c.       Which activities do you need to remove from your day?

d.       Which activities do you need to pass on to someone else?

e.       What did you not do that you should add to your day?

11.   Determine how much time you are wasting. In unnecessary travel. In changing from job to job, function to function, and so forth

12.   Each day, week, or monthly groups of activities that can be grouped together to be accomplished days and hours should be done so.

13.   Group things done in the same location to be done at the same time as much as possible.

14.   Evaluate trips so the maximum result is obtained from each excursion from your activity center.

15.   List everything that must be scheduled at various times because of the activities of others.

16.   Categorize activities that must be scheduled in sequences.

17.   Determine your peak productivity times and schedule functions that require high performance for those times.























Schedule Planning


When asked about the way we should then live in a world expecting the eminent return of the Lord Jesus Christ, I have this advice to give. In holiness and abandonment to the Lord, we should live as if there is no tomorrow in this world to take account of. In preparation for service and utilization of the blessings bestowed upon us, we should number our days as if the allotted three score and ten will be ours to use productively. This means also that if the Lord gives us strength to endure past days of labor to serve as counsels to those that follow, we need to also have prepared for this eventuality as well.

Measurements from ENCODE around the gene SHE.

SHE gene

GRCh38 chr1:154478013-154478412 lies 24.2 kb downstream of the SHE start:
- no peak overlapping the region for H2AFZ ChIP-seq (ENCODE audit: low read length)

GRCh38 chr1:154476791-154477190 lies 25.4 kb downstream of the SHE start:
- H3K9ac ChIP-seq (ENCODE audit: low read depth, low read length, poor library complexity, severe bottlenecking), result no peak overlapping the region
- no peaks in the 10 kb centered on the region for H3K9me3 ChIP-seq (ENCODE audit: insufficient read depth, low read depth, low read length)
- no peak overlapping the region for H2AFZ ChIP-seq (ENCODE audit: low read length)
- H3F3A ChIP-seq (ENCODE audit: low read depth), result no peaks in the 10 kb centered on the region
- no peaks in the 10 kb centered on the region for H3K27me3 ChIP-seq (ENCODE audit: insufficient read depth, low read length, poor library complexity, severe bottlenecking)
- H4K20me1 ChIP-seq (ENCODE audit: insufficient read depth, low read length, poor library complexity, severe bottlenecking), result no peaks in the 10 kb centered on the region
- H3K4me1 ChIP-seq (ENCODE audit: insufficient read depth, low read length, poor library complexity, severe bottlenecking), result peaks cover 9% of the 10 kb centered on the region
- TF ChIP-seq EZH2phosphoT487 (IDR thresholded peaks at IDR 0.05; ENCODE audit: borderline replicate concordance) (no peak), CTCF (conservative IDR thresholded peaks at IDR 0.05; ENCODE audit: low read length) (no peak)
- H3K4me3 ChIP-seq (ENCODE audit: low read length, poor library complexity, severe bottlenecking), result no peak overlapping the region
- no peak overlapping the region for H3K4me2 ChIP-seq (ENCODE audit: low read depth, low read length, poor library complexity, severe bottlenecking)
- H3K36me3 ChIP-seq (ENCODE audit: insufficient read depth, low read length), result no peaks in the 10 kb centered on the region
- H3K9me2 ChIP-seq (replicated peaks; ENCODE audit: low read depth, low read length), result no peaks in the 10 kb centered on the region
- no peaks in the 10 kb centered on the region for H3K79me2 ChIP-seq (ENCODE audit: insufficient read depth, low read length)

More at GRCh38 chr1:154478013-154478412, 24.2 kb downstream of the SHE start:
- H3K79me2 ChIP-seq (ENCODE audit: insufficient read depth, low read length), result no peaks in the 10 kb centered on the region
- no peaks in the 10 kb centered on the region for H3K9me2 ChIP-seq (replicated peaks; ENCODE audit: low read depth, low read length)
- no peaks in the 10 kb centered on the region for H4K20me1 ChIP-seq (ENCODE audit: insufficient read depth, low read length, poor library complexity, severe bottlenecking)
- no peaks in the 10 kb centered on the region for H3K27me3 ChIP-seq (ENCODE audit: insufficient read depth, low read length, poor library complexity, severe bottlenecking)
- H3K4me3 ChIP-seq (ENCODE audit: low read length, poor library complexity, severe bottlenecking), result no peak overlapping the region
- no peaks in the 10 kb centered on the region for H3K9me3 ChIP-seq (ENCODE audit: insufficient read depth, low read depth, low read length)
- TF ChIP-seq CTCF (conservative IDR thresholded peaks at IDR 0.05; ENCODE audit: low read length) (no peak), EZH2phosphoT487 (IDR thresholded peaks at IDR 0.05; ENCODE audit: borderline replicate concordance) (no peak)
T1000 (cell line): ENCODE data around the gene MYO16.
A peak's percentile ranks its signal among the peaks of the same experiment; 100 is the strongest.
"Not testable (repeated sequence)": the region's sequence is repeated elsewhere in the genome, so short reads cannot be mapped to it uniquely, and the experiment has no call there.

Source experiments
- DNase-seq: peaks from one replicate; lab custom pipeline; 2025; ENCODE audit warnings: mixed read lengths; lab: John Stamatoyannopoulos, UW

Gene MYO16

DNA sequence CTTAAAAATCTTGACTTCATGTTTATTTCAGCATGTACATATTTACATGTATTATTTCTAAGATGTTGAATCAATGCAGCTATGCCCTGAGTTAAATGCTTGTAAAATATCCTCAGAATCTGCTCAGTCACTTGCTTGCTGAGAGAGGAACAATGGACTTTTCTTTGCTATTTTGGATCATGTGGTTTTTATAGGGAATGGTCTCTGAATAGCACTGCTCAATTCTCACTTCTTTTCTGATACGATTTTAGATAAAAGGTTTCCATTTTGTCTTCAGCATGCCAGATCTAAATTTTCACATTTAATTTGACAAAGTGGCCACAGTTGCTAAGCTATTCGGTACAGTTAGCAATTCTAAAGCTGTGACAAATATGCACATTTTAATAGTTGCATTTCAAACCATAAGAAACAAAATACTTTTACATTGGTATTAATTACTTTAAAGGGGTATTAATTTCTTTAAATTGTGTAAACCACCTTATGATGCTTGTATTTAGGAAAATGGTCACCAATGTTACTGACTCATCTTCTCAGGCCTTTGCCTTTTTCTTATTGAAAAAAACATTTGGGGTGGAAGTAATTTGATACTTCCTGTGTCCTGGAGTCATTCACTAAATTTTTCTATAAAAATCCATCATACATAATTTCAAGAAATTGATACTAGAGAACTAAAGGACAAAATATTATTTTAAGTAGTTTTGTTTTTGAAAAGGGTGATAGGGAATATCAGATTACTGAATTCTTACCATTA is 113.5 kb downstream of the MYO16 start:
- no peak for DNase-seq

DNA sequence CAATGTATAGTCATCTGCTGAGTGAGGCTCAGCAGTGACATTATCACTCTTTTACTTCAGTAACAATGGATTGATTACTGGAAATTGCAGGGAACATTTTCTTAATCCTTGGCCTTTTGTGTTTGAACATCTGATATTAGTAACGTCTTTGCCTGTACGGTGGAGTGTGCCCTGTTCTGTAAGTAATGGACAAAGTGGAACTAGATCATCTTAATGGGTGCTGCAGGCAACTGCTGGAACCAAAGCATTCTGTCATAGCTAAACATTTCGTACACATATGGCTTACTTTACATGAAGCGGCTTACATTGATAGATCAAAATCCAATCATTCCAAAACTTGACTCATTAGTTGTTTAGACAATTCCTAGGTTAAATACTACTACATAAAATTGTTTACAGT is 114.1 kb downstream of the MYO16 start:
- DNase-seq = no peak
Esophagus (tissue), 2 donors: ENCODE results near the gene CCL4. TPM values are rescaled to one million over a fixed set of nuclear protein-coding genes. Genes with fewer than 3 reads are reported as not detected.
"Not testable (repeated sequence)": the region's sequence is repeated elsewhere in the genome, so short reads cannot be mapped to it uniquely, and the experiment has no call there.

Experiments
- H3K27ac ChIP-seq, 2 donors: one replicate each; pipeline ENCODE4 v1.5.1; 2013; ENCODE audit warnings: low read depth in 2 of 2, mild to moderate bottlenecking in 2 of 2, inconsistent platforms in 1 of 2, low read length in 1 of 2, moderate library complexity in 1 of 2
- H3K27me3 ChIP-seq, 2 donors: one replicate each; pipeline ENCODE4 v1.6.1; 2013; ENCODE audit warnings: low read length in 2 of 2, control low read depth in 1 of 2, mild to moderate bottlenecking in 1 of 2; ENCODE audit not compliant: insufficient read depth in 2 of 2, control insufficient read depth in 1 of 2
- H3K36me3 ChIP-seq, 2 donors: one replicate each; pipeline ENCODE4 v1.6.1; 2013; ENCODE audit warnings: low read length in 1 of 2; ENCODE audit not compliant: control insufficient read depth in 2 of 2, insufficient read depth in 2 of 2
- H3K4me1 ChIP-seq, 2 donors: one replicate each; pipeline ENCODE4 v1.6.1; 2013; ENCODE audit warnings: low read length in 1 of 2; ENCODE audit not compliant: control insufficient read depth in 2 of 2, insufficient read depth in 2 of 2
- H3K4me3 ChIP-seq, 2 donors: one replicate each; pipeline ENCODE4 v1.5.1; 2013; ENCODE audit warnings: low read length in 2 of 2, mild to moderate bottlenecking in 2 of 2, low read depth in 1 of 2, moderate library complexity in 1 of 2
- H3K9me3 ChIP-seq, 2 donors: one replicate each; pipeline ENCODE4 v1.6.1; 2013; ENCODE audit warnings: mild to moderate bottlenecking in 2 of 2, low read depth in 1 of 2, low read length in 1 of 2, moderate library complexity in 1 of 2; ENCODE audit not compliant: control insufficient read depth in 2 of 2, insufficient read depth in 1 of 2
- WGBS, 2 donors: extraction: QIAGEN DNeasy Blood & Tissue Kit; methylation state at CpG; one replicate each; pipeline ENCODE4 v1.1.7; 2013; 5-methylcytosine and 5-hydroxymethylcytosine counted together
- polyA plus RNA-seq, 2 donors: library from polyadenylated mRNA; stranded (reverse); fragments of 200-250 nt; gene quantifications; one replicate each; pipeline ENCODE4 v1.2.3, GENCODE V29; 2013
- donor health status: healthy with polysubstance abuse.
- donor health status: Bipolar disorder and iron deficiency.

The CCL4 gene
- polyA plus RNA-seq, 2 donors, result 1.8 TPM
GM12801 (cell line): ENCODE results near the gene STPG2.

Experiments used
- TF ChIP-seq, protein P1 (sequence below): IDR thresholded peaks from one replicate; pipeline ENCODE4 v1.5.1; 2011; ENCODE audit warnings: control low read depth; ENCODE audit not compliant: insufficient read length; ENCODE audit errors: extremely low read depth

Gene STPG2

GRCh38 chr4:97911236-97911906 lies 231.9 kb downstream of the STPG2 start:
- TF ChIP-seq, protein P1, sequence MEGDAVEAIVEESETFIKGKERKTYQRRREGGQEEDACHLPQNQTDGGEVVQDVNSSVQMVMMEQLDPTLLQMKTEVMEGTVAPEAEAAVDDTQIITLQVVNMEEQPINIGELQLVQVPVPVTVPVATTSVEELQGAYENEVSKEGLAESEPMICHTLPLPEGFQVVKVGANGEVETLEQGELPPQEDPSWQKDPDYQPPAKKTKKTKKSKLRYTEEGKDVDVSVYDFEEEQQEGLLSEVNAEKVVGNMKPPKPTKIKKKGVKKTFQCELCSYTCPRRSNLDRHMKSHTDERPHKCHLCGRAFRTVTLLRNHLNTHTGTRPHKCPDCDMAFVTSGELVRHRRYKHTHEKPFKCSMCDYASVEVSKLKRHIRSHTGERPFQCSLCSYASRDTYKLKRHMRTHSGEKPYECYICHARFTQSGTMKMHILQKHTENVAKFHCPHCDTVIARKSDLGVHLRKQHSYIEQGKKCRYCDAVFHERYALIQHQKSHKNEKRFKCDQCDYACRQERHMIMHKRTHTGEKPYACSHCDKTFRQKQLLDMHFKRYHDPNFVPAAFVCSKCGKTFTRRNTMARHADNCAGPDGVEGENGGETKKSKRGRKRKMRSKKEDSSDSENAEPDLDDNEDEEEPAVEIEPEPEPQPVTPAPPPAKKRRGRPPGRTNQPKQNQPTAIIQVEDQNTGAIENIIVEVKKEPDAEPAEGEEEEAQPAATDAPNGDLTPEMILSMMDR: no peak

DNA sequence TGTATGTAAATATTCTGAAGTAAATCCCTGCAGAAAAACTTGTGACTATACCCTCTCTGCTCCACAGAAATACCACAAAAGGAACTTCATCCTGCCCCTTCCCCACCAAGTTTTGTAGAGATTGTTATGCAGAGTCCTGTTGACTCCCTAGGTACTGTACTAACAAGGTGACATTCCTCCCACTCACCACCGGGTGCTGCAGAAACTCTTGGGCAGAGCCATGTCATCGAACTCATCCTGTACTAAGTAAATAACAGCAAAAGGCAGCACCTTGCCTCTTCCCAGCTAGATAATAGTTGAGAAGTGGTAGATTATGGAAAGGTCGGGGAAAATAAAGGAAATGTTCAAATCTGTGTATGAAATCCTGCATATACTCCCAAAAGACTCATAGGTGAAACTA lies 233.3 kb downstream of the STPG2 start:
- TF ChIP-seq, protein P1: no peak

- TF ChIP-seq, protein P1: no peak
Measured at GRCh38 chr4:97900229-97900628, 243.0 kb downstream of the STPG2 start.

Each day that we live should not be approached haphazardly. Though some have a talent for taking “gut reaction” and turning it into success, most of us find true achievement elusive without planning and preparing for it. The suspicion lingers with me that those with a talent for reactive response to “life situations” would also achieve more if their lives were lived under the discipline of planning.


The greatest example of planning is the Almighty God Himself. The Creation is evidence to the most marvelous design imaginable. But the pinnacle of all planning is that purpose He purposed in Christ, and which He has worked out from the foundations of the beginnings until the day when he demonstrates His righteousness and brings all things together in Himself. Then all will bow and acknowledge Him, among other things, as the Great Planner as the grand scheme of Creation is consummated and brought into the eternal realm. Who can beat that kind of planning?


1.       The Value of Long Range Planning

  1. Some things need to be scheduled several years in advance. Five and six year calendars are available. Long term planning is not goal setting. It is planning necessary for the accomplishment of goals already set into the context of a lifetime.
  2. Planning a yearly or thirteen month calendar. Preparation on a continuing revolving calendar should mean there is never a shortfall of resources set aside when the time comes for an annually recurring event to take place. Also, setting up an annual calendar helps to plan for expected needs in a coming year.
  3. Plan monthly. Previewing for the coming month helps to begin filling in the finer details. It also reviews to ensure that nothing has been missed.

2.       Short Term Planning

  1. The weekly filling in of details means you can complete your schedule as completely as possible.
  2. Time should always be allocated to care for the unexpected. (It rarely is enough when the unexpected occurs. Just think where you are if you do not have a breathing space.)

(1)     Take a little time on Saturday or Sunday to review your plans as accurately as you can.

(2)     Prioritize your events, appointments, and activities. When something has to give, remember your priorities.

(3)     Give yourself time limits. There is a principle that work expands to fill the time allotted it.

(4)     Do not be neglectful of family time, free time, and so forth.

  1. Daily review your weekly schedule-plan the day.

(1)     Review your priorities. Are they still the same?

(2)     Itemize your things to do. This functional checklist should be in a state of development and refinement as you go through the planning cycle.